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There were 10 versions of X, corresponding to 10 versions of the protocol between clients and server. Then came the eleventh version, X11. This version sustained many additions and continues in use today.
Control of the X11 spec and reference implementation passed between several organizations: MIT X Consortium, X Consortium, Open Group, and X.org. The OS vendors (mostly Unix and VMS) would take the reference implementation, modify it, add an X server for their OS, and give the modified version a non-free license. These non-free versions deployed themselves on servers and workstations.
As home computers with cheap Intel 386 processors (helped by Microsoft DOS and Windows) spread, so did cheap or free Unix implementations (Minix, Xenix, Linux, FreeBSD, NetBSD) for them. Thus Thomas Roell and Snitily Graphics Consulting Service created the X386 server and donated it to X11R5, that is X version 11 release 5 of the reference implementation. From there, XFree86 produced an X11 implementation with a free license, thus the "Free" in its name. Eventually, XFree86 added ports to Alpha, PowerPC, and SPARC. XFree86 spread to several free and commercial Unix variants including Mac OS X and Cygwin.
Window managers and widgetsEdit
Meanwhile, as X11 spread, several persons wrote software for it, including window managers. The reference implementation contained "twm", a simple window manager. Several persons wrote window managers either by modifying twm or starting from nothing. Many of these window managers, such as fvwm, afterstep, and windowmaker, had free licenses. These were distributed and maintained separately from X11 or XFree86. Some Linux distributions provided several of them.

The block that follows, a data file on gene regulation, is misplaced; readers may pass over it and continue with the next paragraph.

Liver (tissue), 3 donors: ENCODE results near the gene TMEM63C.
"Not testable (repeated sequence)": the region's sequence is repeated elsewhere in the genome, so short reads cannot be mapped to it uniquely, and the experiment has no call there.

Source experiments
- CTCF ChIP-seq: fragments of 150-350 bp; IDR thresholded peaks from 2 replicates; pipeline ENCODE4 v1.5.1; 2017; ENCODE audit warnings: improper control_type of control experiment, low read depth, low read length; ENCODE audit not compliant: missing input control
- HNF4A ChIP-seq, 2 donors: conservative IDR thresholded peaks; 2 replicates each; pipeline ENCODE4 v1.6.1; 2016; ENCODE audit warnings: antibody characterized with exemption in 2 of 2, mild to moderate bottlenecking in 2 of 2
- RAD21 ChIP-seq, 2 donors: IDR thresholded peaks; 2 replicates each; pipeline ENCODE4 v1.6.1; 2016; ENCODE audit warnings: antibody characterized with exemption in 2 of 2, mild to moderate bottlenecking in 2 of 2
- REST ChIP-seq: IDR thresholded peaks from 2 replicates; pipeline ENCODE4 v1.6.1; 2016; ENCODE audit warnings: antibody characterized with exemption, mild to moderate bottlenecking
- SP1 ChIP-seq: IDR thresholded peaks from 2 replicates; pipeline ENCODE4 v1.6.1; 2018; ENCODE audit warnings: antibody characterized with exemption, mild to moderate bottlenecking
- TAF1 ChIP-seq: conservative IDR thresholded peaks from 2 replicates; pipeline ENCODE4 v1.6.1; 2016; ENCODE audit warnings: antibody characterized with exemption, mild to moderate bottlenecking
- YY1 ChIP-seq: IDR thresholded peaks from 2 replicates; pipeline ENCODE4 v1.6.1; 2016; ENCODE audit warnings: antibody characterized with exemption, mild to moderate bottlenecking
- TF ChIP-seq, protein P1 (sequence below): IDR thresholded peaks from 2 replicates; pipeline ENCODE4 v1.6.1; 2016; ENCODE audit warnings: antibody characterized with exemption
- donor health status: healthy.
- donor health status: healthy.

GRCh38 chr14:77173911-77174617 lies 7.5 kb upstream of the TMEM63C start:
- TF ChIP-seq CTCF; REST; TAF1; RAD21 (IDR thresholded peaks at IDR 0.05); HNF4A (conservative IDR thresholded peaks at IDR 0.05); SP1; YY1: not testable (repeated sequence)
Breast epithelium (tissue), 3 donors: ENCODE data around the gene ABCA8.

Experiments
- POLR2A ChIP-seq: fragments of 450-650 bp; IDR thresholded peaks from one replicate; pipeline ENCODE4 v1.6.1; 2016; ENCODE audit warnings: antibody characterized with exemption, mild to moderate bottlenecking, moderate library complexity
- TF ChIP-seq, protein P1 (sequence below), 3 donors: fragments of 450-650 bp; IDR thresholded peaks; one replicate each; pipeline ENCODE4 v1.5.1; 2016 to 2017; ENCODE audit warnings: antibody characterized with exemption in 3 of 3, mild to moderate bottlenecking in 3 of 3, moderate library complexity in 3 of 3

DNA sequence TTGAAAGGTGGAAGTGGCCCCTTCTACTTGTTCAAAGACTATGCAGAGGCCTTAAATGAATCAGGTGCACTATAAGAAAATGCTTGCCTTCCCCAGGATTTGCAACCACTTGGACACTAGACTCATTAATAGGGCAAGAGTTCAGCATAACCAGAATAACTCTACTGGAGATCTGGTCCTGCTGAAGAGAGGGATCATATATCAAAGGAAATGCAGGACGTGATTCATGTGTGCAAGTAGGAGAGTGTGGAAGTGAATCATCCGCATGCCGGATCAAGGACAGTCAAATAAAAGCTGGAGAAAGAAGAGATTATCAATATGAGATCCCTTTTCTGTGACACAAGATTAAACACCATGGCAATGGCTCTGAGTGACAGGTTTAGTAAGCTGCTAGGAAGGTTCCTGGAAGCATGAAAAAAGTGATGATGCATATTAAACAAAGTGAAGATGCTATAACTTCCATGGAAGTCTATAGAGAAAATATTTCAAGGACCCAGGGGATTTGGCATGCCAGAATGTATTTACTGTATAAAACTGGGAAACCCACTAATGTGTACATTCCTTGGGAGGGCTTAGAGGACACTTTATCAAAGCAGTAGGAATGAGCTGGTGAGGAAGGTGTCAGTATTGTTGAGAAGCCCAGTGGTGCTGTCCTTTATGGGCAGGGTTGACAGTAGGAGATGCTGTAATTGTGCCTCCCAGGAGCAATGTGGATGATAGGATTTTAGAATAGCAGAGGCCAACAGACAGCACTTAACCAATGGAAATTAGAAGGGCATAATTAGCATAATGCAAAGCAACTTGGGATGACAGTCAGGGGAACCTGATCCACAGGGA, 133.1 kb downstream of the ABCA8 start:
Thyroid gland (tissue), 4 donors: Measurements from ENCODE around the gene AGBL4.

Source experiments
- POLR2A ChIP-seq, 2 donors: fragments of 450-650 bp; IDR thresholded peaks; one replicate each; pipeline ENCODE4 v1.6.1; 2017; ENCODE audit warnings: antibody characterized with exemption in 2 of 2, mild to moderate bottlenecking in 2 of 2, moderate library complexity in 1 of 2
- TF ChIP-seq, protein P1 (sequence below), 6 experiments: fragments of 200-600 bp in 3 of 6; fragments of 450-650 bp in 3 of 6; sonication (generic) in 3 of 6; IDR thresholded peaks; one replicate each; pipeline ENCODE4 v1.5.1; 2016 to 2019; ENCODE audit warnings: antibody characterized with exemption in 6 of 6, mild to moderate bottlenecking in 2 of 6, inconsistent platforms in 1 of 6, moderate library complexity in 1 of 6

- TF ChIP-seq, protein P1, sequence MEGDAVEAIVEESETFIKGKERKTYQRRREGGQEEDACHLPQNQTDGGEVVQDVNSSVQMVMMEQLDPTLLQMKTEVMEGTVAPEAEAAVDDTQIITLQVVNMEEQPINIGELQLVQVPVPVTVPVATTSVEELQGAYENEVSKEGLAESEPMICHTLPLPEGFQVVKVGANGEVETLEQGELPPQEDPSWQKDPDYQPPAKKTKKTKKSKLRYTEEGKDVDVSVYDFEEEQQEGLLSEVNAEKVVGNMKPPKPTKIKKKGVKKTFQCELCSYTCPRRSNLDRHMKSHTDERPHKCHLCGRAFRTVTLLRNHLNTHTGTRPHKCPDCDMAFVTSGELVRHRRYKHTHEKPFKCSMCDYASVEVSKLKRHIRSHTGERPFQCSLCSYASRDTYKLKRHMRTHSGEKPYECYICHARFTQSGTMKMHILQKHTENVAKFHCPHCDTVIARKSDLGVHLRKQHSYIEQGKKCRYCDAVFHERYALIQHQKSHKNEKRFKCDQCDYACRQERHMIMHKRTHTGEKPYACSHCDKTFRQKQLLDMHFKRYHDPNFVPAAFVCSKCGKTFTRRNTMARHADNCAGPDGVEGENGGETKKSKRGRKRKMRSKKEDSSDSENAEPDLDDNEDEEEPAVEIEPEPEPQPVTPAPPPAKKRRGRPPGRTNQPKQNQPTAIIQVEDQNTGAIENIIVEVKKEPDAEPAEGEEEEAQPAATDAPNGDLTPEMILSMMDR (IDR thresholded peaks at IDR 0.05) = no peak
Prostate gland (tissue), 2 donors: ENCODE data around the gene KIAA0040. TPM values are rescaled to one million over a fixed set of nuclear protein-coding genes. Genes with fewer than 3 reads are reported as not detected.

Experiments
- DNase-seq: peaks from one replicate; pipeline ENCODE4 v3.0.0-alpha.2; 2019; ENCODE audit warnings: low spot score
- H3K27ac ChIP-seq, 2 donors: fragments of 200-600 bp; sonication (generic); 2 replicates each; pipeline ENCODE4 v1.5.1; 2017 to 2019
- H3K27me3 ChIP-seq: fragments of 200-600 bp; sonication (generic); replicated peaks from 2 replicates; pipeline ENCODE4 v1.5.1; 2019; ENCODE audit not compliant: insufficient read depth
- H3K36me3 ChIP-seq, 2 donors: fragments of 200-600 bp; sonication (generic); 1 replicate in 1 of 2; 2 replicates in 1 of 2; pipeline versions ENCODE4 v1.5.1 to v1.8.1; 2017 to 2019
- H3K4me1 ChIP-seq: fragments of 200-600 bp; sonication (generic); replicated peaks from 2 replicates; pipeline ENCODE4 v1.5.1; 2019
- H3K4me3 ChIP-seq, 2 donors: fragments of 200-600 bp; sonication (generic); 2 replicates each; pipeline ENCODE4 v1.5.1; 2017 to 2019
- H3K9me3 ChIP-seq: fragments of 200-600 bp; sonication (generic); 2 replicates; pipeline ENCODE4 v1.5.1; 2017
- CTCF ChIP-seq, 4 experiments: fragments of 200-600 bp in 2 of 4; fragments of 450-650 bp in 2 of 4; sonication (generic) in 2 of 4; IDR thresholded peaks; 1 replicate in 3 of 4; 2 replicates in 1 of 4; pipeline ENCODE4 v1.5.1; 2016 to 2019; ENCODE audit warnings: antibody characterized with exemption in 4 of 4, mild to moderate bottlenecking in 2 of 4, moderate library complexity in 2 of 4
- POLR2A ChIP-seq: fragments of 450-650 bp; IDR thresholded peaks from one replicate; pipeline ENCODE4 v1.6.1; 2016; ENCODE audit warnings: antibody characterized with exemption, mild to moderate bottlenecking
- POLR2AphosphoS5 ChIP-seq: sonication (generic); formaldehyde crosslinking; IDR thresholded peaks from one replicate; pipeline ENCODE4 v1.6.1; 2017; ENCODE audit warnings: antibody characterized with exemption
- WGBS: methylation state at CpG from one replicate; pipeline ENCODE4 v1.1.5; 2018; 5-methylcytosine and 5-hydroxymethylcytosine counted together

The reference implementation also contained the Xt (X toolkit) framework and the Xaw (Athena) widgets using this toolkit. The primitive, black-and-white buttons, scroll bars, and menus used by Xaw dissatisfied Macintosh and Windows users. So some persons made variations like Xaw3d and distributed them as patches to X11. Others rejected Xt and made their own widgets, creating toolkits like FOX, FLTK, GTK+, and Qt. OpenOffice.org still uses its own widgets.
Motif and CDEEdit
The OS vendors at the Open Group combined efforts and created the Motif window manager and widget toolkit. From there, the vendors made a Common Desktop Environment. Though Motif and CDE appeared in several commercial OS distributions, they had a non-free license, so many Linux and *BSD users avoided it. As Linux and XFree86 advanced, Motif and CDE waned.
GNOME and KDEEdit
The K Desktop Environment, based on the Qt widget toolkit, and the GNU Network Object Module Environment, based on the GTK+ widget toolkit, became freely licensed alternatives to Motif and CDE. The GNOME and KDE developers encouraged improvements to XFree86 and also cooperated through http://www.freedesktop.org. Eventually, XFree86 and freedesktop.org displaced x.org for development of X11.
Other toolkits and window managers also took notice of freedesktop.org and continue to compete against GNOME and KDE.
The Open Group ended free licensing for X11 reference implementation. They later reintroduced the free license, but most X11 development had already moved to XFree86, which remained free. Later, a dispute between XFree86 core team members caused most Linux distributors and OpenBSD to abandon XFree86. The x.org reference implementation decided to become an XFree86 fork called Xorg.
Today, X11 community remains fragmented between Xorg and other X11 implementations, and also between GNOME, KDE, and other window managers, but X servers and clients from different factions work well together.